The plaintiff, Marcus Vaughan, describes being regularly addressed as “Nigger,” or “Nigga,” at Tesla’s production facility in Fremont and claims that management failed to prevent the harassment even after he brought it to management’s attention. The experience was widely shared among other African-American employees at the factory, according to the complaint.
California’s Fair Employment and Housing Act (FEHA) is intended to protect the right and opportunity of all persons to seek, obtain, and hold employment without discrimination on account of race, color, national origin, ancestry, physical disability, medical condition, sex, gender, gender identity, gender expression, age, sexual orientation, or military and veteran status, among other status factors. Whether Tesla operates in compliance with the law is subject to considerable dispute.
In May of this year, an African-American man at the same Fremont facility filed a California state labor lawsuit alleging racial discrimination and harassment, retaliation, threats of violence and assault and battery. In October, workers sued over similar conduct , but also alleging wrongful termination, constructive discharge and whistleblower retaliation in violation of the California labor code.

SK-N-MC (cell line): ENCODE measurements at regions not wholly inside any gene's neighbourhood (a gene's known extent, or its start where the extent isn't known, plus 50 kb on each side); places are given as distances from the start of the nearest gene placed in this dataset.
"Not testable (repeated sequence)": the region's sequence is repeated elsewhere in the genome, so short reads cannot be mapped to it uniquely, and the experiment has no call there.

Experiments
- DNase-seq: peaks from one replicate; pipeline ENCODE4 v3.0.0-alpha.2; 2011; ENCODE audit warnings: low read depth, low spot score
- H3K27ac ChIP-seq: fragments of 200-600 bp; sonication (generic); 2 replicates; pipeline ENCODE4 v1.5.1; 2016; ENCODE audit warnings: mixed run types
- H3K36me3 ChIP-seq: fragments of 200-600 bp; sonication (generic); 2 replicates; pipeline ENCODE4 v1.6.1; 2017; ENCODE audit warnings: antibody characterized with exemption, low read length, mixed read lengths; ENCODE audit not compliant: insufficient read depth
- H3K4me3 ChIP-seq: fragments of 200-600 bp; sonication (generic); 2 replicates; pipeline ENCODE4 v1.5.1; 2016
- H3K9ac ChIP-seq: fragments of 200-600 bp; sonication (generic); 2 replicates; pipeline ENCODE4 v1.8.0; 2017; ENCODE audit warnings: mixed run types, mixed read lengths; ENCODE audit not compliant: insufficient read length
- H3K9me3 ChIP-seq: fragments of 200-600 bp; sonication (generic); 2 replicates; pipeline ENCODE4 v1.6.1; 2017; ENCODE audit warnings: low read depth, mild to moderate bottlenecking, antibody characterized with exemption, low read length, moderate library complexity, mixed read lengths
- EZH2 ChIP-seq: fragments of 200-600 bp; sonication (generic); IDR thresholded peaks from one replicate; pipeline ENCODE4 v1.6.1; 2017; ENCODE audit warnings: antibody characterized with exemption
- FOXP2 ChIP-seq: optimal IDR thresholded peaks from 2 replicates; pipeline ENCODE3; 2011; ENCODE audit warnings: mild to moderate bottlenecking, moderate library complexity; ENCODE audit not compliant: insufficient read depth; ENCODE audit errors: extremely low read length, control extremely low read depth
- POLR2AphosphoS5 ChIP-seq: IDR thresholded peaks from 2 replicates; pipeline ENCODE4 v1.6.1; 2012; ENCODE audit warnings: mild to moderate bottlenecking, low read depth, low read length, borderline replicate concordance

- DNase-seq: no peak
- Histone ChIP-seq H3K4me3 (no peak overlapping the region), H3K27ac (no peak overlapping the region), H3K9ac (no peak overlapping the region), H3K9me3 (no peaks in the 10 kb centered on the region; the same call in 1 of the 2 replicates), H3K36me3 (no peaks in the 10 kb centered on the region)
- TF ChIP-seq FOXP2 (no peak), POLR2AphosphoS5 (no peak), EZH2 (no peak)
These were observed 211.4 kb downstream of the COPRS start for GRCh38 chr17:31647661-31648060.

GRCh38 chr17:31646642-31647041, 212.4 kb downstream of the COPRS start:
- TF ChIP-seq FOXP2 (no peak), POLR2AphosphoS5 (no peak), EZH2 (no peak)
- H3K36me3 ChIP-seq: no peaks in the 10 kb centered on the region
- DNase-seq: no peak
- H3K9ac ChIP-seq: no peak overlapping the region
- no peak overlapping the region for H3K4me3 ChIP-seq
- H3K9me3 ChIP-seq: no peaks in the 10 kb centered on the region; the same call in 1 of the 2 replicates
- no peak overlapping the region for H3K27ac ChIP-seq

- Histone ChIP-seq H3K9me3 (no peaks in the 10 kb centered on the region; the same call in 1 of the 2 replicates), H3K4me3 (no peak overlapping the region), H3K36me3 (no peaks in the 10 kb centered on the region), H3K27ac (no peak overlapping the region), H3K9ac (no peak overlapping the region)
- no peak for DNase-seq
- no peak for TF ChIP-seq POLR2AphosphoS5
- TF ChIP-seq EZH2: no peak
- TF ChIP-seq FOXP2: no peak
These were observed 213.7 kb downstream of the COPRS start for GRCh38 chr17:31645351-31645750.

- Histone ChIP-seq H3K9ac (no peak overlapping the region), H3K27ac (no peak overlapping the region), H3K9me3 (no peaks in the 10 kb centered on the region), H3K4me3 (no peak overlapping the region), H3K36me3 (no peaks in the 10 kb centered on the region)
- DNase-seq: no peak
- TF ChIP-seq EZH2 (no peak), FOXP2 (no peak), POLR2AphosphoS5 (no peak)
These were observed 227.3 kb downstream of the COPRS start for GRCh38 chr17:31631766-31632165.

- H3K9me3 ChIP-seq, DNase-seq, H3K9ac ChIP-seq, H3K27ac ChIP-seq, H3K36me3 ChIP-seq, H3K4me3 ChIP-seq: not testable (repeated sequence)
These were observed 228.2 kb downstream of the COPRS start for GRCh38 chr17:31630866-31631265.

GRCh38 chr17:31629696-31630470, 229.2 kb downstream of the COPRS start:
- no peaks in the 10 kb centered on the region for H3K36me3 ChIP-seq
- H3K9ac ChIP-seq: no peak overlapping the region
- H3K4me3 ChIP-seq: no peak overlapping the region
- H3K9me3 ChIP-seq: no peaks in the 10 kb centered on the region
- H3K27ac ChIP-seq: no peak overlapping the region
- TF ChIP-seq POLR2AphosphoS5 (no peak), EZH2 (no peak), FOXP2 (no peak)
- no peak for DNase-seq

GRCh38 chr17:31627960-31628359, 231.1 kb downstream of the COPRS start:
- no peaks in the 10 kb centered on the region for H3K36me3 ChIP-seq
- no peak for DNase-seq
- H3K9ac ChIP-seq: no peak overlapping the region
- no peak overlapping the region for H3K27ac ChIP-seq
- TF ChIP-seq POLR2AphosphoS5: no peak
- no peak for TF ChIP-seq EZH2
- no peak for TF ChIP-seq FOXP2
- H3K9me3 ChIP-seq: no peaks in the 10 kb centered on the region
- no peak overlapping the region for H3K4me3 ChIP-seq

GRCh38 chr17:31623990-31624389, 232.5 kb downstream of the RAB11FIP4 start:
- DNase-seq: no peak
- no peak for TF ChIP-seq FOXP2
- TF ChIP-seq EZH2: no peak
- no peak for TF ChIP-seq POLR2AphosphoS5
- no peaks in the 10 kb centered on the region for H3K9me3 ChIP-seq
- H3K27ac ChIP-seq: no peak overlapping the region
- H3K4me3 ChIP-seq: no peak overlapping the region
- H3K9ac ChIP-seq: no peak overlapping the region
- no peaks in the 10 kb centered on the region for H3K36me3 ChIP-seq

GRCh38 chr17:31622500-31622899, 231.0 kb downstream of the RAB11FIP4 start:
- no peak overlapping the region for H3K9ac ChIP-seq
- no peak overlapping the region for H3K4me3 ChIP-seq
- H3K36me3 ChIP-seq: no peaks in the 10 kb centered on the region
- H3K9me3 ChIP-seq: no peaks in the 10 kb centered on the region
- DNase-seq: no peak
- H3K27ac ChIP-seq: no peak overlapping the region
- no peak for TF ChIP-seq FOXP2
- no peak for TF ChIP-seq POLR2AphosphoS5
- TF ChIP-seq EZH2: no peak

Also in October, former employee Jorge Ferro, brought a lawsuit alleging that he was discriminated against and threatened with violence because he is gay. In February, a female engineer sued Tesla claiming that the company tolerated pervasive sexual harassment, paid her a lower salary than men doing the same work, promoted less qualified men over her and retaliated against her for raising concerns. In 2016, a former employee sued Tesla for age discrimination.
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Tesla denies these allegations. In a blog post on its website, the company claims that the class action lawsuit complaint is inaccurate in a number of ways. It also seeks to clarify an earlier email, which some interpreted as telling Vaughan to “suck it up.” The email advised that, “In fairness, if someone is a jerk to you, but sincerely apologizes, it is important to be thick-skinned and accept that apology. If you are part of a less represented group, you don’t get a free pass on being a jerk yourself.”
Whether Tesla’s managerial efforts to resolve claims of racial discrimination were sufficient under California law will likely become a question for the jury.